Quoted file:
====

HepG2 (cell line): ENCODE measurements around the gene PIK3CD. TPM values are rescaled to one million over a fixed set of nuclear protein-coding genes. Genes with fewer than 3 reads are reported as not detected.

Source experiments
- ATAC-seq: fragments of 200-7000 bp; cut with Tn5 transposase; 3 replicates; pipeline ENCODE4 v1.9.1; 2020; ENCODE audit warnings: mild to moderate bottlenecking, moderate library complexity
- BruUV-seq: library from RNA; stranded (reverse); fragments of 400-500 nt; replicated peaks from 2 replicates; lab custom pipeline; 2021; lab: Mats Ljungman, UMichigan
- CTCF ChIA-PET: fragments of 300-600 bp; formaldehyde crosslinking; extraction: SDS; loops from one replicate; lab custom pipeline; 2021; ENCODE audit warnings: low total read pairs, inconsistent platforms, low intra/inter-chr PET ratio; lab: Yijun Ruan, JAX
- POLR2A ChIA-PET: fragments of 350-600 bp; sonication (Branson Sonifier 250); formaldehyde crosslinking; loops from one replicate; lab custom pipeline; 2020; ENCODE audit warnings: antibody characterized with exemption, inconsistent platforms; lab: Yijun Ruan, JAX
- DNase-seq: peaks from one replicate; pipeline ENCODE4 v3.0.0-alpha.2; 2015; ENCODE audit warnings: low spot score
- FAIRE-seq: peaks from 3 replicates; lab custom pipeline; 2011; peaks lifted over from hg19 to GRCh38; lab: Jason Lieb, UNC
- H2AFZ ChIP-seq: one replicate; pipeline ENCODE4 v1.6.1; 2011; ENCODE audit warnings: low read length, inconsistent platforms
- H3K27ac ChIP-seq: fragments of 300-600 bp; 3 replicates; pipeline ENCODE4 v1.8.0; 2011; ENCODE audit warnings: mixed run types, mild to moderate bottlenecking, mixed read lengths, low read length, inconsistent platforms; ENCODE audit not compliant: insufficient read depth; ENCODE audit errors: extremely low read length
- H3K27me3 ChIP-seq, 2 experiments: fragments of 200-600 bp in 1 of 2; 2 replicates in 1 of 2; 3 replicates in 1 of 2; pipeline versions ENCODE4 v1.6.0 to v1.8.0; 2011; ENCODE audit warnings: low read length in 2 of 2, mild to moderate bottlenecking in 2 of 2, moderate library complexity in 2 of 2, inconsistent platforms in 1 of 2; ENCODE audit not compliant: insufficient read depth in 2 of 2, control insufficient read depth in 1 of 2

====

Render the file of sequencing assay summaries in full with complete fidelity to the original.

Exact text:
HepG2 (cell line): ENCODE measurements around the gene PIK3CD. TPM values are rescaled to one million over a fixed set of nuclear protein-coding genes. Genes with fewer than 3 reads are reported as not detected.

Source experiments
- ATAC-seq: fragments of 200-7000 bp; cut with Tn5 transposase; 3 replicates; pipeline ENCODE4 v1.9.1; 2020; ENCODE audit warnings: mild to moderate bottlenecking, moderate library complexity
- BruUV-seq: library from RNA; stranded (reverse); fragments of 400-500 nt; replicated peaks from 2 replicates; lab custom pipeline; 2021; lab: Mats Ljungman, UMichigan
- CTCF ChIA-PET: fragments of 300-600 bp; formaldehyde crosslinking; extraction: SDS; loops from one replicate; lab custom pipeline; 2021; ENCODE audit warnings: low total read pairs, inconsistent platforms, low intra/inter-chr PET ratio; lab: Yijun Ruan, JAX
- POLR2A ChIA-PET: fragments of 350-600 bp; sonication (Branson Sonifier 250); formaldehyde crosslinking; loops from one replicate; lab custom pipeline; 2020; ENCODE audit warnings: antibody characterized with exemption, inconsistent platforms; lab: Yijun Ruan, JAX
- DNase-seq: peaks from one replicate; pipeline ENCODE4 v3.0.0-alpha.2; 2015; ENCODE audit warnings: low spot score
- FAIRE-seq: peaks from 3 replicates; lab custom pipeline; 2011; peaks lifted over from hg19 to GRCh38; lab: Jason Lieb, UNC
- H2AFZ ChIP-seq: one replicate; pipeline ENCODE4 v1.6.1; 2011; ENCODE audit warnings: low read length, inconsistent platforms
- H3K27ac ChIP-seq: fragments of 300-600 bp; 3 replicates; pipeline ENCODE4 v1.8.0; 2011; ENCODE audit warnings: mixed run types, mild to moderate bottlenecking, mixed read lengths, low read length, inconsistent platforms; ENCODE audit not compliant: insufficient read depth; ENCODE audit errors: extremely low read length
- H3K27me3 ChIP-seq, 2 experiments: fragments of 200-600 bp in 1 of 2; 2 replicates in 1 of 2; 3 replicates in 1 of 2; pipeline versions ENCODE4 v1.6.0 to v1.8.0; 2011; ENCODE audit warnings: low read length in 2 of 2, mild to moderate bottlenecking in 2 of 2, moderate library complexity in 2 of 2, inconsistent platforms in 1 of 2; ENCODE audit not compliant: insufficient read depth in 2 of 2, control insufficient read depth in 1 of 2